Although never actively engaged in agriculture, Sir William Macdonald used his considerable influence and great wealth in ways that exerted a profound impact on Canada’s basic industry.
In 1899, acting on the recommendation of Dr. J.W. Robertson, he provided funds for the Macdonald Seed Grain competition, the results of which had a direct bearing on the establishment of the Seed Branch of the Canada Department of Agriculture and the formation of the Canadian Seed Growers’ Association.
It was his firm belief that the only way to improve the quality of rural education was by consolidation of several township schools into one, where classes would be separate and better teachers and equipment provided. To set an example of the advantages of consolidation, he provided the funds to construct several such schools, one of which was located on the campus of the Ontario Agriculture College.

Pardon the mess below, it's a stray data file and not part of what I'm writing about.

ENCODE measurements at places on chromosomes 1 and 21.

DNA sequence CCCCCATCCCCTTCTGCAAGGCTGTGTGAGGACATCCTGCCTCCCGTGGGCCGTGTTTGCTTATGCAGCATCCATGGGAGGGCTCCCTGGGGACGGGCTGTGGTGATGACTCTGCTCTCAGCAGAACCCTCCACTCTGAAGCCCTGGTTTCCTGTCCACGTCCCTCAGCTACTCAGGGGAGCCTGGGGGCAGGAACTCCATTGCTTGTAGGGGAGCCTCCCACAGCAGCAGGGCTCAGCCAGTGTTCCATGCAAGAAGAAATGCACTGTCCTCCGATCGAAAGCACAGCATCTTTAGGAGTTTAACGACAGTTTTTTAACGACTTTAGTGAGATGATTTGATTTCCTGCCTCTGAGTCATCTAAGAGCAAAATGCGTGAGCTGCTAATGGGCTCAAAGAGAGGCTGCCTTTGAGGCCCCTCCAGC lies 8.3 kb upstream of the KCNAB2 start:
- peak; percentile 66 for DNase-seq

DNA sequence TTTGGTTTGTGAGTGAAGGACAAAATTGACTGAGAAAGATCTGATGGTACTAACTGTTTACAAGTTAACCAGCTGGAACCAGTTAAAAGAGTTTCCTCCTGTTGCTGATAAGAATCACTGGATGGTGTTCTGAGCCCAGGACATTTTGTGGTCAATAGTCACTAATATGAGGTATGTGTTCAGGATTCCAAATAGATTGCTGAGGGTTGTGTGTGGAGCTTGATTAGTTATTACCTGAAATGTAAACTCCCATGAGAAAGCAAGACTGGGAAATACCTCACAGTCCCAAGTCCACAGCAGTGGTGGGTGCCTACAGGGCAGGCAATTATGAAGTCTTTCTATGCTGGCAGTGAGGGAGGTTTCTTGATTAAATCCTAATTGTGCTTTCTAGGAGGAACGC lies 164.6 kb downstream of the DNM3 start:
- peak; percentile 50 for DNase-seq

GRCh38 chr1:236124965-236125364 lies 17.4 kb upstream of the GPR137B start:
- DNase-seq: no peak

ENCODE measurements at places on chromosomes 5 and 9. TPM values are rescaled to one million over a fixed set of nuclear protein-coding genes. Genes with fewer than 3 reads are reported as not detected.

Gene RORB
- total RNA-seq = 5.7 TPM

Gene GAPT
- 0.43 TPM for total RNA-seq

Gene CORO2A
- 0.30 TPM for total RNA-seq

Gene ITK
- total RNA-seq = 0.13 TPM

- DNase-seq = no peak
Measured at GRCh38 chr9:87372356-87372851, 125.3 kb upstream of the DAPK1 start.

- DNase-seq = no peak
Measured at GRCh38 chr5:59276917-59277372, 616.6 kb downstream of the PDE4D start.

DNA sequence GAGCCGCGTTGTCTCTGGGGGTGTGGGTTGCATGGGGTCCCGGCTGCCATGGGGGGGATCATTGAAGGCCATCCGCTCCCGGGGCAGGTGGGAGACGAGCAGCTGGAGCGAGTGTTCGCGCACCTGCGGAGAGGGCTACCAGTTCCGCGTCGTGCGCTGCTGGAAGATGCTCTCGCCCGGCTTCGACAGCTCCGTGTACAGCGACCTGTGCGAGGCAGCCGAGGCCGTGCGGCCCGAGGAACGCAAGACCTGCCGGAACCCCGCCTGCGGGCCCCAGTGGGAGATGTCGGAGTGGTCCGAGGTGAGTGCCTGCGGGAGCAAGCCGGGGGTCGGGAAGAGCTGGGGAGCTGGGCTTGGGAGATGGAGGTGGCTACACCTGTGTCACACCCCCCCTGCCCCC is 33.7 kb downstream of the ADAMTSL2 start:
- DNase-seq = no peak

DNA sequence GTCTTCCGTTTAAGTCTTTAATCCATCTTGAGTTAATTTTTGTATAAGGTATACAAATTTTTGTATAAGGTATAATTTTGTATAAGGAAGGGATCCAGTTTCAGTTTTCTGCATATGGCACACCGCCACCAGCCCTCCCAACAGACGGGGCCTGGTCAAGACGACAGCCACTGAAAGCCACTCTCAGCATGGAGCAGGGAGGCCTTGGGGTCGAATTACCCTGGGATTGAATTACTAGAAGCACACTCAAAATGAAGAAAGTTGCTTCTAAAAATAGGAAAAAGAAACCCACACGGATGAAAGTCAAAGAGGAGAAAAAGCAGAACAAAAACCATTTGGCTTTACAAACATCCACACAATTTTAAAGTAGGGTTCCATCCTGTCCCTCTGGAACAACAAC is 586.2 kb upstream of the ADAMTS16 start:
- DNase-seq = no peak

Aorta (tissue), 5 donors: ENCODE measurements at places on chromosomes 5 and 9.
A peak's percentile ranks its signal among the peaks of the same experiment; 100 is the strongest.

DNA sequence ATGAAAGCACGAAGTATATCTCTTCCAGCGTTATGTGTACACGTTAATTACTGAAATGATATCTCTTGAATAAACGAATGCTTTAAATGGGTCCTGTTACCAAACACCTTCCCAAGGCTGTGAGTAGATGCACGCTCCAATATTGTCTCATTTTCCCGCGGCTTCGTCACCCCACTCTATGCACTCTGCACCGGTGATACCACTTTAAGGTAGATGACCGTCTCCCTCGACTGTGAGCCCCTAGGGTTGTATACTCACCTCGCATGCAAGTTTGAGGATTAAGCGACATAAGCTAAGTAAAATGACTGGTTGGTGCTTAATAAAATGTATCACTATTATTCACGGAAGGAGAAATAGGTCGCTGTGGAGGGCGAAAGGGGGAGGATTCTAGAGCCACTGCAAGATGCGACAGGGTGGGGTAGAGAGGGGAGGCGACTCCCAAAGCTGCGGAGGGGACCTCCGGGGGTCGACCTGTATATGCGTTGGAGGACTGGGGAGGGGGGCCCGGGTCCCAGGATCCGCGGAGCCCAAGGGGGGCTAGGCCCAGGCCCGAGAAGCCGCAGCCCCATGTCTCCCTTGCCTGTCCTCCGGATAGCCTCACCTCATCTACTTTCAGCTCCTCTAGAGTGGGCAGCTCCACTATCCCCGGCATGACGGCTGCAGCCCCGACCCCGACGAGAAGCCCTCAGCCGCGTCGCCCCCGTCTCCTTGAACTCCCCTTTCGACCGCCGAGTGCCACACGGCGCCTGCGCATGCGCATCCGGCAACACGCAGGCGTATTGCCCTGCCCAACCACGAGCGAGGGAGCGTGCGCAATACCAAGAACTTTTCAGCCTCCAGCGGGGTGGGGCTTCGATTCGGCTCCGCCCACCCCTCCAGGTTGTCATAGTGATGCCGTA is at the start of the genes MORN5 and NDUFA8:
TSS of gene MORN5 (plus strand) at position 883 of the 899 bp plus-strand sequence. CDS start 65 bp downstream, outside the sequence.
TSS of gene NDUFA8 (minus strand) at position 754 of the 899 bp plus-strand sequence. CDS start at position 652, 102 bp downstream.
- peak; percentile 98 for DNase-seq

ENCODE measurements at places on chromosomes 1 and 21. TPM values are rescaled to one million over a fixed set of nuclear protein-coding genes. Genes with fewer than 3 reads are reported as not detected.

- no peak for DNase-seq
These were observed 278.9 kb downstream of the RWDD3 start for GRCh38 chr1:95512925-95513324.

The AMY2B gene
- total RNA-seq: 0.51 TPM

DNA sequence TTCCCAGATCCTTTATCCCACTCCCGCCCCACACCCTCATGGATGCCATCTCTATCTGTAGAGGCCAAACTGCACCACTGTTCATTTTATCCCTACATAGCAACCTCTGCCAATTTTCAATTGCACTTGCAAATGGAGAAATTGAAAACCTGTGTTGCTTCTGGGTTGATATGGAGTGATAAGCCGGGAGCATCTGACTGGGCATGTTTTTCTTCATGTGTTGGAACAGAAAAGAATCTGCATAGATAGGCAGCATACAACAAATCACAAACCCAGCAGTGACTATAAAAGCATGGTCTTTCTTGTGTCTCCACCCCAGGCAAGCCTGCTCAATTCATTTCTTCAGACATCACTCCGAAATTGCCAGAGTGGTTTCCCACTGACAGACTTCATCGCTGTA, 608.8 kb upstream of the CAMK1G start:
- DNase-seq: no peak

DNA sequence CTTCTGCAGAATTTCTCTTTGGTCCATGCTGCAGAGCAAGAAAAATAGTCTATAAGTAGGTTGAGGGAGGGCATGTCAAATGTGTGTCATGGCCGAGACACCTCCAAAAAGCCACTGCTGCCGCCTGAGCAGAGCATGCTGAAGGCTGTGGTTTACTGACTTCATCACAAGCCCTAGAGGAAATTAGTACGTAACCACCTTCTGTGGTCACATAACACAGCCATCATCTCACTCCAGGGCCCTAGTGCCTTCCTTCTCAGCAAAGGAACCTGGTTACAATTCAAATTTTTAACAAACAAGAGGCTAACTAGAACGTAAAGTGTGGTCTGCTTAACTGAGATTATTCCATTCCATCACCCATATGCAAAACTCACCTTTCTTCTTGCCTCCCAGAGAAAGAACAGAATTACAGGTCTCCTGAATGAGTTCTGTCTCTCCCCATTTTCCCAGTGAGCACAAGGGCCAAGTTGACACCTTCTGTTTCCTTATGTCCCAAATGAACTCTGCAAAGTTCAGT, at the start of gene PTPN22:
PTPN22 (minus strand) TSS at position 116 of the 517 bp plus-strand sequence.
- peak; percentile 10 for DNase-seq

Sir William Macdonald also believed that manual training, nature study, and gardening should be included as courses of instruction in rural schools, and supported this belief by providing funds to prepare teachers for this specialized work by financing their training at the Ontario Agricultural College and a number of American universities, including Cornell.
Undoubtedly, he is best known and most fondly remembered for his generous action in establishing institutions of higher learning that bear his name, namely Macdonald Institute and Macdonald Hall at Guelph in 1903 and 1904 respectively, and Macdonald College at Ste. Anne de Bellevue, Quebec, in 1904-1906. The contributions of staff and graduates of these institutions to agriculture and better rural living are beyond comprehension.